> Volume 6 > Number 30


Bronwen Hughes

Thomas Jane
David O'Hara
Dexter Fletcher
Deborah Unger

Release: 6 Aug. 04



Bronwen Hughes, the woman who had a nice idea for the ending of Forces of Nature and then turned everything else in the film into a disaster, now takes aim at the social standings in South Africa circa 1976 with her true-crime film Stander. Telling of the Johannesburg detective who decided to start robbing banks because he thought he knew how to get away with it, the film turns from its early accusations of police brutality into a criminal adulation film. The connective wire, of course, is tenuous at best (saying that the brutality made Andre Stander into a crook fails to consider the thousands of other South African police in charge of violently ending protests in the black slums), and Hughes’ attempts to play the political reporter mostly come across as disingenuous (a final mention of Nelson Mandela is especially sickening).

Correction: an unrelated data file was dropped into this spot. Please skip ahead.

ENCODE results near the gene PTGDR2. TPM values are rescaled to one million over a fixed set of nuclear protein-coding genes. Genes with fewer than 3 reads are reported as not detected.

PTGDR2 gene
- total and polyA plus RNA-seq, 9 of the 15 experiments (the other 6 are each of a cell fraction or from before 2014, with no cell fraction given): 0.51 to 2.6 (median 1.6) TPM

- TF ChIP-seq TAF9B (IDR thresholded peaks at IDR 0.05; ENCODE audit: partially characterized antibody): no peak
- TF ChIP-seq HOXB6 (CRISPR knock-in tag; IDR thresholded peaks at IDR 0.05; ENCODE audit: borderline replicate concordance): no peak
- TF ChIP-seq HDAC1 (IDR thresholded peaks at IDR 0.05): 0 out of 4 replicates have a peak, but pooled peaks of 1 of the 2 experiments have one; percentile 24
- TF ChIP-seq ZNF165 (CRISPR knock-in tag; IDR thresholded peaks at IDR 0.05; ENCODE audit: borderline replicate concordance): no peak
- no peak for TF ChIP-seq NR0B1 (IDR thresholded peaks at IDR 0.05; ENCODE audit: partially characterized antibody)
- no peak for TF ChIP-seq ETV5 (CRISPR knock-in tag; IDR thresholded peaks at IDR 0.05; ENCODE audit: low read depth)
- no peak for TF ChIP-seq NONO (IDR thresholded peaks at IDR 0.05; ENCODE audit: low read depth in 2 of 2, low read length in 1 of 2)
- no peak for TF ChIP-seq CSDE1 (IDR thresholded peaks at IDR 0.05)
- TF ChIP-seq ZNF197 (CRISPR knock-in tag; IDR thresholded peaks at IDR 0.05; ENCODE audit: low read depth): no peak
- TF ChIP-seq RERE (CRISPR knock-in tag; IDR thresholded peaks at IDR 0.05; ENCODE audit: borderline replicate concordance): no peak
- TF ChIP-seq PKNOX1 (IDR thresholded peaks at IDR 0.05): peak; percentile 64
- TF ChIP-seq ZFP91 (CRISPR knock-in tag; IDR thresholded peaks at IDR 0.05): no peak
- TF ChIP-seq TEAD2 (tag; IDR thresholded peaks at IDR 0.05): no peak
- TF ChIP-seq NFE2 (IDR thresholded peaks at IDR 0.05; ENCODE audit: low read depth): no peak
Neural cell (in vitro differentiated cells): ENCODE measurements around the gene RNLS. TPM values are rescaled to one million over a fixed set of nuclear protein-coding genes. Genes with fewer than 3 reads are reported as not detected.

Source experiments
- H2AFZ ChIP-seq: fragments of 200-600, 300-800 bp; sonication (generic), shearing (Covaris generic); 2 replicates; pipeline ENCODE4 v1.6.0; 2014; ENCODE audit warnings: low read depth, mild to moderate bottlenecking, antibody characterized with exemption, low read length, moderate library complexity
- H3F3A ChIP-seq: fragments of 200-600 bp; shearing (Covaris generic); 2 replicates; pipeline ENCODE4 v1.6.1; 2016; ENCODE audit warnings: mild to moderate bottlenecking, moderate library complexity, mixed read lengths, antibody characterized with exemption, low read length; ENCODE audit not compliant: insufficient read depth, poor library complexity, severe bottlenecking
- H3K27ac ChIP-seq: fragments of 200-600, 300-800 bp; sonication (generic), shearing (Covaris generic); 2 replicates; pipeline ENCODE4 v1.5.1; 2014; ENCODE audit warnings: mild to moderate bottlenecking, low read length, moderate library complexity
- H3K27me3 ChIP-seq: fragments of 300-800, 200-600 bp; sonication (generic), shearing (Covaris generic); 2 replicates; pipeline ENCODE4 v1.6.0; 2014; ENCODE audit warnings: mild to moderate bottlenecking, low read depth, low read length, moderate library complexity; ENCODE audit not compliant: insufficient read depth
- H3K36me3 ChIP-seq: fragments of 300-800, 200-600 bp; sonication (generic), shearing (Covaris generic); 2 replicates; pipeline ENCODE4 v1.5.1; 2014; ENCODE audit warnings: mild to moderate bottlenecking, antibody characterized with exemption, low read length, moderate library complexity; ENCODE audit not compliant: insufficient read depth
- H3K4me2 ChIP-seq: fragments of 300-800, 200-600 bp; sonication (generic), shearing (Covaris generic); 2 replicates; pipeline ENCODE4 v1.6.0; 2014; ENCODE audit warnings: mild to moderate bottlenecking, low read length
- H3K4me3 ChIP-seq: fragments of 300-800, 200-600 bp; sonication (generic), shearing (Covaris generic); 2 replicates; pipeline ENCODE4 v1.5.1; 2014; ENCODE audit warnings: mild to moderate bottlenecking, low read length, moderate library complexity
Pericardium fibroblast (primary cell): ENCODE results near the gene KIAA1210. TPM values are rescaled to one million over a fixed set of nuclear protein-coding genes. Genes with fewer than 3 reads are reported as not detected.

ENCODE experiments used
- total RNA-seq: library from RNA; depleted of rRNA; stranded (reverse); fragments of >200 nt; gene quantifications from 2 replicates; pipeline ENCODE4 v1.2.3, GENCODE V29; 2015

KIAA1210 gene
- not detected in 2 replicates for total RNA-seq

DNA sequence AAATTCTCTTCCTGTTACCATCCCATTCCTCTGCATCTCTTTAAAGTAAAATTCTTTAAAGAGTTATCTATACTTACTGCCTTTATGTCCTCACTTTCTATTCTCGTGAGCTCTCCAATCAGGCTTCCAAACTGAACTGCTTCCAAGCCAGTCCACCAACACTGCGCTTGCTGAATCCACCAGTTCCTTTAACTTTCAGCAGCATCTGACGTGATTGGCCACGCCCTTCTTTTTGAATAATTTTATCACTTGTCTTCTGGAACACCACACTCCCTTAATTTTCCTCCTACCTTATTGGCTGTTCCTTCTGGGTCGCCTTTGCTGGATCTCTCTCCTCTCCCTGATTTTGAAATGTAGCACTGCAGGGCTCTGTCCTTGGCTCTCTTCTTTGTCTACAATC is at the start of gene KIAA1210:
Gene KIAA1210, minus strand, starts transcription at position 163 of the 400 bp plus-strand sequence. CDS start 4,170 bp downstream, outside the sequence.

Where Hughes should have spent most of her time was strengthening its sections on Stander after he went to prison, broke out, and started robbing banks again with two fellow escapees. But the ideas here are dry, drawing mostly from canonized works like GoodFellas and Bonnie and Clyde, foregoing any true impression of Stander’s real personality. Played by Thomas Jane while still in his The Punisher character, this is a man whose dynamics as cop-turned-bad could have been something at least decent. Instead, most of the film is like watching the Beastie Boys’ “Sabotage” music video taken deadly serious

©2004, David Perry,, 23 July 2004